So, let’s start. In this first post, I want to discuss the issue of the quality of the Prosecutor’s investigation, the rules of interpretation and the definition of the crimes. Continue reading

The Return of the Sequel to the Specific Direction Saga: Prosecutor files for reconsideration of Perisic Appeals Judgment

The year started with a bang a couple of weeks ago when a differently composed Appeals Chamber bench in Sainovic claimed that the Appeals Chamber in Perisic had erred in considering that specific direction was part of the elements of aiding and abetting liability. There is no need in coming back at this point on the substance of the discussion which has been debated to death in the past year.

In any case, in light of Sainovic, the ICTY OTP has now filed for reconsideration in the Perisic case itself. As noted by Kevin Jon Heller, there is absolutely no legal basis for such a motion, as it would really be a stretch to consider that the Sainovic judgment would constitute a “new fact” allowing for reconsideration. Sainovic is only evidence that Judges at the ICTY have decided to fight their personal battles in their judgments, which is most certainly something to be concerned about, but not a reason for reconsideration.

The motion is however perfect for teaching purposes, because it summarizes in a few lines the confusion about the object and purpose of ICL and how it has been used to trump defense rights.

Using a decision relating to the possibility of reconsideration in the exceptional case of a “miscarriage of justice”, the Prosecutor reasons in the following way:

Reconsideration is the only option for the Appeals Chamber to rectify the manifest miscarriage of justice to the tens of thousands of men, women and children killed or injured in Sarajevo and Srebrenica and their families resulting from the erroneous Perisic decision.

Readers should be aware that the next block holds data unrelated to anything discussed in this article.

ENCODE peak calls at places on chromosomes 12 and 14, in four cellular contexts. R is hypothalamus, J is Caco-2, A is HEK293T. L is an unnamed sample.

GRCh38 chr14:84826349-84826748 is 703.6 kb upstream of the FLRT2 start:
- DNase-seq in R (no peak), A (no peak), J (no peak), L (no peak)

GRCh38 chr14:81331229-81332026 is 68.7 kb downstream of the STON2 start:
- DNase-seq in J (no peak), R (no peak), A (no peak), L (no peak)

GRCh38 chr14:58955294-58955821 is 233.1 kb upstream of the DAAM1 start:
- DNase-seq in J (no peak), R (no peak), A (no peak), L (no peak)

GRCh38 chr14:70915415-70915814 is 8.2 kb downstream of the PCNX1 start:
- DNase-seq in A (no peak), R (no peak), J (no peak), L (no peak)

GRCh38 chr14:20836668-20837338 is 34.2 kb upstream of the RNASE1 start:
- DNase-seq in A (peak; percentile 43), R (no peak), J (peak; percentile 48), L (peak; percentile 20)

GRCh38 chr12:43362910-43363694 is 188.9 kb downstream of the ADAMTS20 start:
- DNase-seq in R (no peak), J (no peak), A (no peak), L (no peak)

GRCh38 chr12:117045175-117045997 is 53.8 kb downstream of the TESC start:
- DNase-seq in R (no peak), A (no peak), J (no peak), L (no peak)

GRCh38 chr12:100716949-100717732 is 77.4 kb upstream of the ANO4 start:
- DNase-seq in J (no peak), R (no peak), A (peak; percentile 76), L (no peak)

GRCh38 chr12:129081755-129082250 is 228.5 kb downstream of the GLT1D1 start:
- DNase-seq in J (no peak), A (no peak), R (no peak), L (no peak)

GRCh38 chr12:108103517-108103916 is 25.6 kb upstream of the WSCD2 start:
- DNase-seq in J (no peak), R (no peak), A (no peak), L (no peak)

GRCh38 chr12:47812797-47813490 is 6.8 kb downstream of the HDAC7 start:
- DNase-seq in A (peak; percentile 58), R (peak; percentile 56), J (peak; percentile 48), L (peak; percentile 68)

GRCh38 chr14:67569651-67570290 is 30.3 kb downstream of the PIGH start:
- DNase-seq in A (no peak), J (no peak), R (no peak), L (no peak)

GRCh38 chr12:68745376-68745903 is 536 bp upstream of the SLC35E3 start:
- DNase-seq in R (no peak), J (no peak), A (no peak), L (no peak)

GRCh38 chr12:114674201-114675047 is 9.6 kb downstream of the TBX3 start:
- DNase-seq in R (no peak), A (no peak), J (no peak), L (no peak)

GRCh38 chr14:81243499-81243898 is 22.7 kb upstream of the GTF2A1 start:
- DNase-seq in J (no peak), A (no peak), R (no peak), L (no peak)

This reasoning is disturbing in a number of ways. Not only does it reflect the general victim-centred reasoning of some people in ICL, as pointed out by Kevin, it illustrates more specifically how there is an increased confusion between the actual rights of the actual parties to the proceedings and the metaphorical “rights” of those having an interest in the trial. The concept of miscarriage of justice is not a moral metaphysical concept meant to cater to the disappointment of court observers, be they the direct victims of crimes. It is a specific concept meant to protect the rights of the accused against possible abuses in the judicial process.

It is therefore particularly disgraceful that one of the organs of the Court would try and use a concept created to protect the accused, against the accused. This is of course not a new practice of international tribunals. Examples abound of decisions where a right of the defense was opposed to the accused to defeat the exercise of another right ( for eg, right against self-incrimination raised against Norman at the SCSL when he himself wanted to testify before the TRC, and more generally the right to be tried without undue delay sometimes raised by judges when defendants ask for more time to prepare for their defense).

This is an unfortunate new episode in this Perisic saga (and its Harhoff spinoff). With most movies, the sequels tend to drop in quality compared to the first one in the series, and this is no different. Some might say that recent decisions, such as in Seselj, where the case is plowing on despite the disqualification of Harhoff, or motions such as the one discussed here, tarnish the legacy of the ICTY, I don’t share this somewhat implicit optimistic account of the legacy in the first place.